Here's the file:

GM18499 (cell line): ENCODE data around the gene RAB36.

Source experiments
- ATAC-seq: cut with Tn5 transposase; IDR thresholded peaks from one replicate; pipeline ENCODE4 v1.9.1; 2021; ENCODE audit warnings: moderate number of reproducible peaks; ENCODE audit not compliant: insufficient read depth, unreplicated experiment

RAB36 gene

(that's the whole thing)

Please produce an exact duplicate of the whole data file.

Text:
GM18499 (cell line): ENCODE data around the gene RAB36.

Source experiments
- ATAC-seq: cut with Tn5 transposase; IDR thresholded peaks from one replicate; pipeline ENCODE4 v1.9.1; 2021; ENCODE audit warnings: moderate number of reproducible peaks; ENCODE audit not compliant: insufficient read depth, unreplicated experiment

RAB36 gene